Following on from this, an insightful discussion of the role that refugees can play in a company's supply chain featured some interesting takeaways – as the participants noted, the countries in which refugee numbers are at their highest, including Turkey, Colombia and Bangladesh, are also ones in which major CPG manufacturers have extensive supply chain operations.
"We need to connect the dots," as Shawn McDonald of Verité observed.
Mark Tuffin of US retail giant Kroger offered his observation on how the retailer (and the industry in general) is engaging with shoppers stateside to promote a sustainability message, even in areas where there has been some degree of community pushback against ESG measures.
"From a recycling standpoint, we continue to put the messaging out there, but it can be more difficult," Tuffin said of the challenges the retailer encounters in some parts of the US. "We continue to ramp up and look for new ways to engage."
Path To Net Zero
An afternoon discussion on the 'Path To Net Zero' featured insight from P&G and Maersk, and asked whether the technologies that current exist to facilitate decarbonisation can be ramped up sufficiently to influence the global supply chain, particularly when it comes to shipping and transport.
As Pietro d'Arpa of P&G observed, the consumer goods giant is in discussion with a company called 4Fold Containers on the development of foldable containers, which could reduce "empty miles" on the road by as much as 75%.
Another afternoon discussion on Circular Economy in Action explored how the 'Golden Design Rules' developed by the CGF’s Plastic Waste Coalition are helping businesses accelerate progress towards the use of less and better plastic.
This is more challenging when it comes to emerging markets, as Ella Flaye of Delterra (which is based in Indonesia) explained. As she noted, it is cheaper for western manufacturers to buy recyclable PET in south east Asia and transport it to Europe, than it is to recycle the PET produced in their own markets; a situation that is "ridiculous".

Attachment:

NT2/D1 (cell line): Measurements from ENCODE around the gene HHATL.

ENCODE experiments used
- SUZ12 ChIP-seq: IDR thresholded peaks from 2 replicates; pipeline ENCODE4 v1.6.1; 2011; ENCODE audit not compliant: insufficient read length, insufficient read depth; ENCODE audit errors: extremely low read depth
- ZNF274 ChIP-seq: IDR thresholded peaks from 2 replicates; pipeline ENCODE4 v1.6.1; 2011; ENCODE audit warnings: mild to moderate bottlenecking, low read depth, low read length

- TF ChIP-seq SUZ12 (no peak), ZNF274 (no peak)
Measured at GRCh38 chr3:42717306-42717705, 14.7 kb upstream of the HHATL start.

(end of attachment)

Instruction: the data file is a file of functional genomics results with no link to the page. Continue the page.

As Chris Daly of PepsiCo observed during the same discussion, it's about "getting the economics right" across the industry – with better deposit return schemes, more circularity can be achieved, leading to an increase in return of PET plastic.
Other sessions on day one included an analysis of how supermarket transaction records compare with the traditional methods for assessing diet, featuring researchers from the University of Leeds along with the Consumer Data Research Centre's Dr William James and Sainsbury's Becky Shute; an analysis from Professor Corinna Hawkes on how to maximise collective impact on healthier diets from sustainable food systems; and a debate on how to combat health inequalities linked to health and nutrition, featuring input from Walmart, Jerónimo Martins Colombia and Auto Mercado.
The event also featured a discussion on the future of seafood traceability with Metro AG, Whole Foods and the World Wildlife Fund; and a fireside chat with Najat Vallaud-Belkacem, France director at The ONE Campaign, a global movement campaigning to end extreme poverty and preventable disease.
A series of Tech Talks took place during the Networking Breaks, with experts from Microsoft, Delterra and Bel Group sharing their insight.